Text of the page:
Could you please find some tiaras belonging to the Romanian royal family? I am very curious about them. I love your blog, by the way :-)
Thanks, the story of the Romanian jewels like the story of the Romanian royals is a rather sad. During WWI, the Romanian government decided to send the country’s
valuable objects and 120 tons of gold to Russia where it would be safe
from the invading Germans. Unfortunately, Russia was not the best
choice because of its impending revolution. After the Bolsheviks took
over the government, they refused to give back the Romanian treasure and
Queen Marie’s jewels were most likely dismantled and quietly sold off. She
lost at least three tiaras including these.
the war, Queen Marie went about replacing her jewel collection with
both new and old pieces. The royals who made it out of Russian after
the revolution without being killed needed to sell their valuables to
support themselves and their families. The market was flooded with
impressive jewels which meant that they were being sold at prices much
less than they were previously worth. Queen Marie bought quite a few of these
cheap but magnificent Russian jewels (as did Queen Mary of the United
three above tiaras were all inherited by her daughters (Queen Maria of Yugoslavia, Archduchess Ileana of
Austria-Tuscany, and Queen Elisabeth of Greece) and were later sold which is not surprising given the
unstable condition in the Balkans during the 20th century. The only
tiara still in the possession of the Romanian Royal Family is Grand Duchess Victoria Feodorovna’s Meander Tiara, which Queen Marie gave to Princess Helen of Greece when she married her son, King Carol II of Romania.
Also, the Cartier Blackened Steel Tiara may have belonged to Queen Marie or possibly one of her
ladies-in-waiting. I find it hard to believe the Queen Marie (who loved a photo-shoot) owned this
beautiful tiara and was never photographed in it. My best guess is
that is belonged to Princess Elisa Ştirbei.
Wearing her father’s necklace and looking radiant, Elizabeth made her entrance into the ancient abbey in a dress that had taken 3,000 clothes coupons and bore 10,000 pearls. Some 2,000 guests were waiting, among them one of the largest gatherings of royalty since the time of Queen Victoria. All eyes were on the silk-clad figure as she walked down the long nave. There was an awareness that history was being made; all the ritual of a royal wedding in this building so alive with past spectacle. Princess Marina, who had helped to facilitate the match with private meetings at Coppins between her young cousin, Prince Philip, and her niece, Princess Elizabeth, was delighted. The Duke and Duchess of Gloucester were waiting in some trepidation as Prince William was to hold the long train of her dress as a page. From across Europe they came drawn to this great royal reunion, like times of old. Many were direct descendants of Queen Victoria, such as King Michael of Romania, Queen Victoria Eugenie of Spain and Queen Ingrid of Sweden; others were related by marriage, such as Uncle Charles.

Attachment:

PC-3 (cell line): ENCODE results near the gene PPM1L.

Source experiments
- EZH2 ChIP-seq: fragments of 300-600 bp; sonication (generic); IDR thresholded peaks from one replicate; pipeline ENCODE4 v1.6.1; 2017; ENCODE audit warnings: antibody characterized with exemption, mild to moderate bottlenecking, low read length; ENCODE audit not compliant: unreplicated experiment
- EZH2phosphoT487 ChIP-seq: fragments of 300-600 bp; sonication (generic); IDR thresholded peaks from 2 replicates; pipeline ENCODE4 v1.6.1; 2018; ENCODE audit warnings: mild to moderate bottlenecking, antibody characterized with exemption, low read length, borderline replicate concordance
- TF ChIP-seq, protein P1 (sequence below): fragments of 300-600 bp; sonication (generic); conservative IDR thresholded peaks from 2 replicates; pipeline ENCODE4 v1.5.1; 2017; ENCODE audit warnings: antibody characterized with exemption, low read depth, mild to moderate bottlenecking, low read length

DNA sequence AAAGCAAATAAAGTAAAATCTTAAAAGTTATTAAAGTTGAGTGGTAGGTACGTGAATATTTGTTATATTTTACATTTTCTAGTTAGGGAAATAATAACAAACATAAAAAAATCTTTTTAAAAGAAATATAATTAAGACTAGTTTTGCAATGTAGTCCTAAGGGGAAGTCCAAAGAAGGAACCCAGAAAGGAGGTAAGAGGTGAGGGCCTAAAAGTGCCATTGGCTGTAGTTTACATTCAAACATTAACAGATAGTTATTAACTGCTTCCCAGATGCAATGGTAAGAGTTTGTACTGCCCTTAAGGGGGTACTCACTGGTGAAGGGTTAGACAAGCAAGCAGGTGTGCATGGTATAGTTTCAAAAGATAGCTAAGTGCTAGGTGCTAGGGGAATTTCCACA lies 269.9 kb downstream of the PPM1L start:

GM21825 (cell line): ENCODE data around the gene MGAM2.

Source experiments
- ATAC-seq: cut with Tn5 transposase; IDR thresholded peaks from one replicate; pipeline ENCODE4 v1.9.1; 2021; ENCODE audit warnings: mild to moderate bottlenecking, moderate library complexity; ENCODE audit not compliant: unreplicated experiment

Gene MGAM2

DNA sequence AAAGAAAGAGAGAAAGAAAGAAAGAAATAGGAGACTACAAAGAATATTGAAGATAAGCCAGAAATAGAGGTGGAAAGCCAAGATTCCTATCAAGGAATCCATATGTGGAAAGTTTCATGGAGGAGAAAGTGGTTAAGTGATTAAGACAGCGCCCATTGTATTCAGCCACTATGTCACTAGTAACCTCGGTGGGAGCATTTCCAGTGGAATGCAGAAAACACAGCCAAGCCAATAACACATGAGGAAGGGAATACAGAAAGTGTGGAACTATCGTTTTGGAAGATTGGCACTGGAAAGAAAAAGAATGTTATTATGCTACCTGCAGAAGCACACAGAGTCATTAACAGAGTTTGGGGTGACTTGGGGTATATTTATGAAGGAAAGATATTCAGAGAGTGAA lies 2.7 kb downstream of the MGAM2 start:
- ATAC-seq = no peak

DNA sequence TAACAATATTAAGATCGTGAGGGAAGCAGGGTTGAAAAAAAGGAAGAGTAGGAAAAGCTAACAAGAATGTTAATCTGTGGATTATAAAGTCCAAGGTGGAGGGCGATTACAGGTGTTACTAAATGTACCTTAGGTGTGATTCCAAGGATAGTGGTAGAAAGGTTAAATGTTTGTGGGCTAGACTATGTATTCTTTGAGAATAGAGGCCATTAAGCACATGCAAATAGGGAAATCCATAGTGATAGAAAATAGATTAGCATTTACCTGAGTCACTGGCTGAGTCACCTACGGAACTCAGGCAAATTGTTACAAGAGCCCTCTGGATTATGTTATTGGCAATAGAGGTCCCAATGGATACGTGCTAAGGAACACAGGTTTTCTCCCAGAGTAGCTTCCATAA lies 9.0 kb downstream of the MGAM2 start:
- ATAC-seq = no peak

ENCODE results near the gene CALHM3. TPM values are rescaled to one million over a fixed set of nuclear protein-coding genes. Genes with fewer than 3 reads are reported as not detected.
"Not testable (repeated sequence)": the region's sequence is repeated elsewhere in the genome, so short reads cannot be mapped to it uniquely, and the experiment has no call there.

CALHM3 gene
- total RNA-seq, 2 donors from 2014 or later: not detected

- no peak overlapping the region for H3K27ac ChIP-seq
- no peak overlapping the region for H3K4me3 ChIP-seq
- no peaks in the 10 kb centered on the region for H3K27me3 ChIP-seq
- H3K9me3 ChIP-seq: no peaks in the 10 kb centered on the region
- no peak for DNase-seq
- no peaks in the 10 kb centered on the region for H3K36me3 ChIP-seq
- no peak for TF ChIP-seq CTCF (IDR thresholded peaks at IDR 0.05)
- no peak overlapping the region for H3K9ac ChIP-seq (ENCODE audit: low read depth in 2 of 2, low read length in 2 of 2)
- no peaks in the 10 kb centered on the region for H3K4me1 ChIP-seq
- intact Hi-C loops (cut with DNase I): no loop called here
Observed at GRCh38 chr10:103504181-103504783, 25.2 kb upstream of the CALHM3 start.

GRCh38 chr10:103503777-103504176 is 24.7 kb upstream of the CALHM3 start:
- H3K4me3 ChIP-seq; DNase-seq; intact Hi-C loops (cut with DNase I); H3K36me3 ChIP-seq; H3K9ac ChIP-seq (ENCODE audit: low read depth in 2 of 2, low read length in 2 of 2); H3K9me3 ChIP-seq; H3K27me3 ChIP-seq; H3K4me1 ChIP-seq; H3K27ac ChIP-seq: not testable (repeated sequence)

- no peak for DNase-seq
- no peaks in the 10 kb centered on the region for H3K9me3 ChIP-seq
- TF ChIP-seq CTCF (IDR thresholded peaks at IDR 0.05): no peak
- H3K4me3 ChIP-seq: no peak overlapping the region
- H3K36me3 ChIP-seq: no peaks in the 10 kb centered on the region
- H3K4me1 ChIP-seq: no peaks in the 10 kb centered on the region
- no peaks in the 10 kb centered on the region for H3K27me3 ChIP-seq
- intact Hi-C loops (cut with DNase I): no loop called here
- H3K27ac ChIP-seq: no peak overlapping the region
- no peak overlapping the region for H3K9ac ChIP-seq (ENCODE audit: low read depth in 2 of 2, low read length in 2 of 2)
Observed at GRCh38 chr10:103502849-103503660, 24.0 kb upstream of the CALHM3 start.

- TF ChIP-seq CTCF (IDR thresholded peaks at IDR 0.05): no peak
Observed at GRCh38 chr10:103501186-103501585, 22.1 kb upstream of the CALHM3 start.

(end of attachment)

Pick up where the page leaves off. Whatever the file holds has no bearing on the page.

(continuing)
The wedding of Princess Elizabeth and Prince Philip
A lesser known tiara that once belonged to the Romanian royal family, probably to Queen Marie, now a property of country’s Central Bank.
Queen Marie of Romania was the eldest daughter of Prince Alfred, Duke of Edinburgh, and Grand Duchess Maria Alexandrovna of Russia.
The tiara (platinum, diamonds, sapphires, rubies, emeralds,) is exhibited at the National History Museum in Bucharest.
The Royal Family had a relatively large holding of jewels and other precious artifacts, most of them unfortunately lost because were stored in Moscow during the WWI and fell into the hands of the subsequent Bolshevik regime.
Princess Ileana of Romania, born in January 1909, was the youngest daughter of King Ferdinand I of Romania and his consort Queen Marie of Romania. The princess was once considered to be a potential wife for the last Tsarevich of Russia, Alexei Nikolaevich, and the next possible Empress consort of Russia. Shortly before the First World War in mid-June of 1914, five-year-old Ileana met the nine-year-old Alexei during the Romanov family’s official state visit to Romania. The primary plan for the visit was to try to unite Ileana’s oldest brother Carol to Alexei’s oldest sister Olga for marriage. However, both of the unions were never to be commenced. Olga never liked Carol, who eventually became King Carol II of Romania, and Alexei and his family were murdered just four years later. The princess married an Austrian archduke instead and died in exile as a nun in 1991.
Photo 1: Princess Ileana of Romania as a young teenager in circa early 1920s. Photo 2 & 3: from left to right, Tsarevich Alexei of Russia, Princess Ileana, and her brother, Prince Nicolae of Romania in June 1914.